A Cool Tool to Help Create Your Vision

Recently I shared with  colleague that I had a personal vision and measurable action steps to achieve that vision. She then made reference to Maslow’s Hierarchy of Needs and said, “You are seeking self-actualization.”

Abraham Maslow was an American psychologist who believed every human being had innate needs. According to Maslow, the highest need is to be self-actualized – to live to our fullest potential.

Having a personal vision helps us recognize and enter a state of “becoming” more of who we could be. Personal visions come from our deepest roots. Like a tree, we have certain inherited genetics, we weather a number of different conditions, we all experience our fair share of pruning, and many people also have deep spiritual roots.  Combined, these elements help shape our potential and influence our sense of purpose.

While I don’t believe you can create a solid personal vision in five minutes or without some serious effort, there are some useful free tools available to help you get started. On AARP’s Life Reimagined website, you’ll be prompted to make a number of choices that will help you think about what is most important to you and how you want to take the next steps toward the life you want to live.  Here is the link: https://lifereimagined.aarp.org/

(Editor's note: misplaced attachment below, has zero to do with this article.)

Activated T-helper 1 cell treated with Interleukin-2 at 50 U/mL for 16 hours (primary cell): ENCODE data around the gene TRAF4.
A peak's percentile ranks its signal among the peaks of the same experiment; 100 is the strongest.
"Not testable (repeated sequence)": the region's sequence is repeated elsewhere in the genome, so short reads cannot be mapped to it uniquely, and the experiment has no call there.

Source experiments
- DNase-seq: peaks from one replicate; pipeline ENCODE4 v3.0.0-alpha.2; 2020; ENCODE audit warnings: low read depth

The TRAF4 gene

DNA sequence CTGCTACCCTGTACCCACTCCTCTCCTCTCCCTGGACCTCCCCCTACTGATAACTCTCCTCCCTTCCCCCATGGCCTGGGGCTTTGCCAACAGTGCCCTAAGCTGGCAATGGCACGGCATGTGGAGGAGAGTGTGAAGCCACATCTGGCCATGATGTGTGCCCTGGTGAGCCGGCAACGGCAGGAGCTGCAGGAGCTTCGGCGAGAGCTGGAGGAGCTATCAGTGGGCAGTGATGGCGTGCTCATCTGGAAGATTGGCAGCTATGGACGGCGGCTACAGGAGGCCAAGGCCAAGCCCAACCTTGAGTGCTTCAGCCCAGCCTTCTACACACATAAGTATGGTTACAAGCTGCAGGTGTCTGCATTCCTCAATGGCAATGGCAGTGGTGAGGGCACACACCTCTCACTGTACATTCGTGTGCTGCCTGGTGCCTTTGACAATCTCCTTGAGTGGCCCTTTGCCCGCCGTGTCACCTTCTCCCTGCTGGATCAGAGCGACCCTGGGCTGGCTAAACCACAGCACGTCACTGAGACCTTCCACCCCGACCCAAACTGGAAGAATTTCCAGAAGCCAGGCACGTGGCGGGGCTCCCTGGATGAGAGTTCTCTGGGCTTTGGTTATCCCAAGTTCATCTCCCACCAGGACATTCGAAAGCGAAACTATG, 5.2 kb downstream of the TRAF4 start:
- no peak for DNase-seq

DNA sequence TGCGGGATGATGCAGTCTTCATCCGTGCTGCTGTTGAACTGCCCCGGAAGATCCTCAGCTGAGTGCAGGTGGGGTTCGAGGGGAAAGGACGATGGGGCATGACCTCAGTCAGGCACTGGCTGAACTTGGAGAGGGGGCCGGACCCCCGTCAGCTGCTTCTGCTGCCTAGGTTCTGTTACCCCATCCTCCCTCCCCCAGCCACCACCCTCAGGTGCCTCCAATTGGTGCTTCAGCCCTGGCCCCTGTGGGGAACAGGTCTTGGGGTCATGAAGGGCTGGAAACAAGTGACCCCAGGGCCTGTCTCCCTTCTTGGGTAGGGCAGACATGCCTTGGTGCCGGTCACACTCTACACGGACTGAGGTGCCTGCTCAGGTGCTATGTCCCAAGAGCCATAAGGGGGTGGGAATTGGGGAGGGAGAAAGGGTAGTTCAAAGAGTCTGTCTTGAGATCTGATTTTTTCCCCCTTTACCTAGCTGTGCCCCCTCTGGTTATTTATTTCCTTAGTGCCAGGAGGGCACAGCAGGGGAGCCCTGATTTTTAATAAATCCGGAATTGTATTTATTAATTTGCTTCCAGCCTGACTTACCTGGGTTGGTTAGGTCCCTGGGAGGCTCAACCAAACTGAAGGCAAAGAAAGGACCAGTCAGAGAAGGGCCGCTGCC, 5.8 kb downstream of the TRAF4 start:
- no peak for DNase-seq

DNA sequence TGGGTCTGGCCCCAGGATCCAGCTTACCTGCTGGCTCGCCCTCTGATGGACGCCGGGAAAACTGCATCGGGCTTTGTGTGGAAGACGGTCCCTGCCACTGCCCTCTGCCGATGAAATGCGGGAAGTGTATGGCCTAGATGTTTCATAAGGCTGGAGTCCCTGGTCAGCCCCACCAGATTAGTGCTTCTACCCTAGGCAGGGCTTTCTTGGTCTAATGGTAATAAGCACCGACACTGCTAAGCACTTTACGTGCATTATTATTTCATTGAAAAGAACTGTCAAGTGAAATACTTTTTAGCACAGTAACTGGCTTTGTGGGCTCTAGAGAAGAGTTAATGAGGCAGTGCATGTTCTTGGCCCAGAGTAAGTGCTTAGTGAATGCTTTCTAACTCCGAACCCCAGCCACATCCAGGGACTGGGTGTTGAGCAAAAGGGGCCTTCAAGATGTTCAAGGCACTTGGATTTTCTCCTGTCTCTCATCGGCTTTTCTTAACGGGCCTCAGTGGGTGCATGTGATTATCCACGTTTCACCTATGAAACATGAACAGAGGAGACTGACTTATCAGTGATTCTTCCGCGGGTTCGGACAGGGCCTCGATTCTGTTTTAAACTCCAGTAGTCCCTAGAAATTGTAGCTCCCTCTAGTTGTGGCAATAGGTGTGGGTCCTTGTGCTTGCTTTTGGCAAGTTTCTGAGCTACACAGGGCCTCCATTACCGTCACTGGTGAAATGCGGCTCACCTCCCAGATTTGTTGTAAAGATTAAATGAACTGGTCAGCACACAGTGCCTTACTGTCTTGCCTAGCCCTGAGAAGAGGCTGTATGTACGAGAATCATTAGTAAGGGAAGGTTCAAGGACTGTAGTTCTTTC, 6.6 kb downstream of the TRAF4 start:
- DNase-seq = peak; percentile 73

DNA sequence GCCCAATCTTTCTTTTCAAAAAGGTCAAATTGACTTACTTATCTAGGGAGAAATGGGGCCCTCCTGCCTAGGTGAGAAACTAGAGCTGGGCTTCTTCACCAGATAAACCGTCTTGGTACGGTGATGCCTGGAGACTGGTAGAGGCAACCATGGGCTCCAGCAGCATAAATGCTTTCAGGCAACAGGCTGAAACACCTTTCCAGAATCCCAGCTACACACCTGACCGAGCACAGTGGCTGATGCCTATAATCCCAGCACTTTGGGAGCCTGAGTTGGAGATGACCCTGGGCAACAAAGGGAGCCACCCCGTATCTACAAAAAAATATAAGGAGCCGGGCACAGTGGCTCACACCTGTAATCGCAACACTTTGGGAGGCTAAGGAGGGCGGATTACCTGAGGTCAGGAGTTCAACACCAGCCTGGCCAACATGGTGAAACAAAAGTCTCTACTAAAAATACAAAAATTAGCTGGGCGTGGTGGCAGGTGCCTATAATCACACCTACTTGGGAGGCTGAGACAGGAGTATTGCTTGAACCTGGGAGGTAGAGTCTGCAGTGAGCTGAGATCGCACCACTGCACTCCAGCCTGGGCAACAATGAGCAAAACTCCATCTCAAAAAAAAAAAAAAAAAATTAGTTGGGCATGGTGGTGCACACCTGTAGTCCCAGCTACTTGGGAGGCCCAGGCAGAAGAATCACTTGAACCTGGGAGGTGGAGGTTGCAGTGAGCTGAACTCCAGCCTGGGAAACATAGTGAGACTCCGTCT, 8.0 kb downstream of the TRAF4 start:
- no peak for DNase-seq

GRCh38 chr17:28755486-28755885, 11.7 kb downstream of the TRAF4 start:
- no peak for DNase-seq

This basic tool will help you think about what is most important. It will also help provide a structure for a basic vision statement. Then I suggest you refine this statement and go deeper. I  encourage you to think about more intuitive processes such as visual journaling, developing a collection of images that speak to you, reviewing your personal journals, and thinking about activities and work that energizes you and things that deplete your energy.

It took me a couple of months to write my first vision statement over 20 years ago. While my life purpose hasn’t changed, I’ve refined it a few times as I’ve gone through different transitions. Periodically I refine the action steps I’m taking to achieve my vision as what once worked may no longer move me forward.

I challenge you to check out AARP’s cool tool to get you started on your personal vision as a way to help you focus. Then take the next steps by refining that vision statement. It will help guide you as you think about your future and how you want to fulfill your dreams.

 

About stro9146

I am an associate professor of communication in Southern Oregon. I’m also an ancient spirit who has learned how to create positive changes in my own life and use unexpected changes to become more of the person I believe I am meant to be. My vision is to help empower others by sharing how to dream big and develop measurable action steps to achieve those dreams.

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